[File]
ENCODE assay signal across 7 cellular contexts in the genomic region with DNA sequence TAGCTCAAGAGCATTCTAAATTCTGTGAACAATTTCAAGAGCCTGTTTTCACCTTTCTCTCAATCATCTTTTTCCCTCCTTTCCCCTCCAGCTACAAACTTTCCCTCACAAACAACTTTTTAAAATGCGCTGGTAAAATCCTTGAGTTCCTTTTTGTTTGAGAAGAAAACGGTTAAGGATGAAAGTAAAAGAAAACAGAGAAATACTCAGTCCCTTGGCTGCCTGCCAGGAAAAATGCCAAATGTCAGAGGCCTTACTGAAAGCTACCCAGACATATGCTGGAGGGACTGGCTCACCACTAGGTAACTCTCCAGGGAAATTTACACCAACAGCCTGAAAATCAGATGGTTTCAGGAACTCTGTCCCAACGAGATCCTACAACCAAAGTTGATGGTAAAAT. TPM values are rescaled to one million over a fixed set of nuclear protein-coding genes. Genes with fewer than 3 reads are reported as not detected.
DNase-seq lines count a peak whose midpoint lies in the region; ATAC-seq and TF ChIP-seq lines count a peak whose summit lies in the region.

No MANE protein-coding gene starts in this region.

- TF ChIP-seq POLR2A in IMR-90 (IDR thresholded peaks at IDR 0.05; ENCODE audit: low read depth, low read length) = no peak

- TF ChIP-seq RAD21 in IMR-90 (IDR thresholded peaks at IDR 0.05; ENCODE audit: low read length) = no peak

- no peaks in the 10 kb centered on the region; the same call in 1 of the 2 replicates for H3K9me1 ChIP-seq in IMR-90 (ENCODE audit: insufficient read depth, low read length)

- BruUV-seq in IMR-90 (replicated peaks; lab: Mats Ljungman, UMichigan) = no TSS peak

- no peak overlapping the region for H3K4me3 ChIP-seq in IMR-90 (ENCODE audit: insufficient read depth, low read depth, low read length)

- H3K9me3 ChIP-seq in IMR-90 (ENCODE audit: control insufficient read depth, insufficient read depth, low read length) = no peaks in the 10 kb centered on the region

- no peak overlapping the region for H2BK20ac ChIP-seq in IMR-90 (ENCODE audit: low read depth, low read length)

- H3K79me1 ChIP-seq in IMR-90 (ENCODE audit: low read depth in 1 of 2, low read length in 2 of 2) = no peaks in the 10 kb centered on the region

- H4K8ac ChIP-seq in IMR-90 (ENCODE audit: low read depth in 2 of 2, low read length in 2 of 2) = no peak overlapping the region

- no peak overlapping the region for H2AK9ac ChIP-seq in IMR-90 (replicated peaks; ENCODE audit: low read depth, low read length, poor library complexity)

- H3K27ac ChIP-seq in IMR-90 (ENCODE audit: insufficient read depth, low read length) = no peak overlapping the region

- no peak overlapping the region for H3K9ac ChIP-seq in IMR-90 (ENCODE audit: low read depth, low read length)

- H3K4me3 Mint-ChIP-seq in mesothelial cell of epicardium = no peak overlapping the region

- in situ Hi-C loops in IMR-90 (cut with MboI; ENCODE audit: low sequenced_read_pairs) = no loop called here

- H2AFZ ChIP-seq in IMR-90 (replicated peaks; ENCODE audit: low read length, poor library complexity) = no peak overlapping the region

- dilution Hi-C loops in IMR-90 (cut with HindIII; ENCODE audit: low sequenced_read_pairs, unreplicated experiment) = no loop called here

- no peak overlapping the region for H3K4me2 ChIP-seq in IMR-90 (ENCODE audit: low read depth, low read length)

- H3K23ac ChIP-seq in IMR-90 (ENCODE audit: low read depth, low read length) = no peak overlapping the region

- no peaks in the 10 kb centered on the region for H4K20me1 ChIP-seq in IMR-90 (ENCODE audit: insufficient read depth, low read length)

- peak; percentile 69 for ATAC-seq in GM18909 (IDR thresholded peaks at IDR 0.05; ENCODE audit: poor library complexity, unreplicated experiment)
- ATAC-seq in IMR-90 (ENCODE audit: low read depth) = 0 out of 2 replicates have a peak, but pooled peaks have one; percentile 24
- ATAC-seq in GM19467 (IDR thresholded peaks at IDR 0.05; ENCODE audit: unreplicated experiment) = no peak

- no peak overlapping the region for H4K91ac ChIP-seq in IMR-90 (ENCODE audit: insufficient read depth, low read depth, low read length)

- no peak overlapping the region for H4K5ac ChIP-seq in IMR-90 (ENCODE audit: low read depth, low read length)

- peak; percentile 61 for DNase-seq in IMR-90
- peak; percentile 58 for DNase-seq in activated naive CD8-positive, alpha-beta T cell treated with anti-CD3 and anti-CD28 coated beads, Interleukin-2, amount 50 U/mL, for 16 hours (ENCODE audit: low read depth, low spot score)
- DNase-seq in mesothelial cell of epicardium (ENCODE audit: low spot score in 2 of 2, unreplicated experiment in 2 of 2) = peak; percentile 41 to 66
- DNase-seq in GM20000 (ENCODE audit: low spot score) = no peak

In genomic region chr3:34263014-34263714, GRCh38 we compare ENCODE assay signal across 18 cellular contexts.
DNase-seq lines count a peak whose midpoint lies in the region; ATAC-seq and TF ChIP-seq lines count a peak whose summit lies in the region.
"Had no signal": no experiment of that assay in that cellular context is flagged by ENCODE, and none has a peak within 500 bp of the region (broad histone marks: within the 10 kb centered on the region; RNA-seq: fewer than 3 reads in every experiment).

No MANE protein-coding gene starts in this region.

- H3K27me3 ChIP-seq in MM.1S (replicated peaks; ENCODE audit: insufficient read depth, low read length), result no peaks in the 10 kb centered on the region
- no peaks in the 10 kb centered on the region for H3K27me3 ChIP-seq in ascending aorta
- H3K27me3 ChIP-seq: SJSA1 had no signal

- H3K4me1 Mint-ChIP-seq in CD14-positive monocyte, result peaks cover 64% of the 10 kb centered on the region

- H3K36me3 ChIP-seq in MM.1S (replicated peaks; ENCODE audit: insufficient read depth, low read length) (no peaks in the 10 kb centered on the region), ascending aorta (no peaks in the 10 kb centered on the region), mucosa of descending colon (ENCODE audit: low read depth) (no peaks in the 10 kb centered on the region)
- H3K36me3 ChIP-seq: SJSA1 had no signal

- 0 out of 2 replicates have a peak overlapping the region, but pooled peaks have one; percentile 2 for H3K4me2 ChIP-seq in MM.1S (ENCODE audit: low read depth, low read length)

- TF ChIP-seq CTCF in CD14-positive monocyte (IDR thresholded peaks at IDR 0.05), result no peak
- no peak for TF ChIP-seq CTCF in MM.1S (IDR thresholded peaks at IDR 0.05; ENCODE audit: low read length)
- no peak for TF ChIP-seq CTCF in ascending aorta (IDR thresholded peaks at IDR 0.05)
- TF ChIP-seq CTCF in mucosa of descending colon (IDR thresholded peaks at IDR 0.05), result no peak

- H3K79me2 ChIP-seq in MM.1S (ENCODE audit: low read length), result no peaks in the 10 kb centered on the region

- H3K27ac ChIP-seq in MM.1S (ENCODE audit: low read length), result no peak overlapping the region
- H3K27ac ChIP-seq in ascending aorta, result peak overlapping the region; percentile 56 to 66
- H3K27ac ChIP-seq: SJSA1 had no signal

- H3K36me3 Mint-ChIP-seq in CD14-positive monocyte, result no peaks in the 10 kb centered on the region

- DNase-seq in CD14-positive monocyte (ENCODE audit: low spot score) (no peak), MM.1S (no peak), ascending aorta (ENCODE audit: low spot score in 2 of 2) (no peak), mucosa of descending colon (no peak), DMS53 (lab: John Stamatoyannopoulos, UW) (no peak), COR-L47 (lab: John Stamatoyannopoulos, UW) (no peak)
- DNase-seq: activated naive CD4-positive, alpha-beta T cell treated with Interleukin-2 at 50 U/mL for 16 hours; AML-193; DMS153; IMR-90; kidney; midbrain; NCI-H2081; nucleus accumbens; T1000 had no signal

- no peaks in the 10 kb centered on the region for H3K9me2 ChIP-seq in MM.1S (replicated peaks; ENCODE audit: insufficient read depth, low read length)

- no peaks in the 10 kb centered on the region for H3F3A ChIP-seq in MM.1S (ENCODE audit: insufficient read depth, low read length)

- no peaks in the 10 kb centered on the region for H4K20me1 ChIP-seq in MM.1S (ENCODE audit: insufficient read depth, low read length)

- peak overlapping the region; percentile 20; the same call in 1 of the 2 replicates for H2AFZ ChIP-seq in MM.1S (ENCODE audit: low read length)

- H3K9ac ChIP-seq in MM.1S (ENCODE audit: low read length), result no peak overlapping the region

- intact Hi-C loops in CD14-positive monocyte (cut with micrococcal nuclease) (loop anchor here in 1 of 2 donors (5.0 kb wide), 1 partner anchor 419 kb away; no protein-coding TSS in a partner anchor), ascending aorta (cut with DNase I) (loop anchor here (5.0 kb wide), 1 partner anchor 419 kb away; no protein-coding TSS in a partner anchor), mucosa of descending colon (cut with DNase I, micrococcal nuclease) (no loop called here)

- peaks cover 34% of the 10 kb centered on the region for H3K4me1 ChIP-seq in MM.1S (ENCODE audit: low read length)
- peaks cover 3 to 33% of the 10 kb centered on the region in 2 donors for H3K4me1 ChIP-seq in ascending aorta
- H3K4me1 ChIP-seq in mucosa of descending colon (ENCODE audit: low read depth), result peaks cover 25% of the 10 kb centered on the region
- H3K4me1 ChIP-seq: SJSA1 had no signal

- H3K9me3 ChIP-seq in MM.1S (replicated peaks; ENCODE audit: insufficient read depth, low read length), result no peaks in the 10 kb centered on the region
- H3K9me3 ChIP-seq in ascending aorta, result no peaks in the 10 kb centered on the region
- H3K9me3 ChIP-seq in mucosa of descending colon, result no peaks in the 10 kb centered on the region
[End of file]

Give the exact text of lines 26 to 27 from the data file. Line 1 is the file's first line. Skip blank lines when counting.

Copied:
- no peak overlapping the region for H4K91ac ChIP-seq in IMR-90 (ENCODE audit: insufficient read depth, low read depth, low read length)

- no peak overlapping the region for H4K5ac ChIP-seq in IMR-90 (ENCODE audit: low read depth, low read length)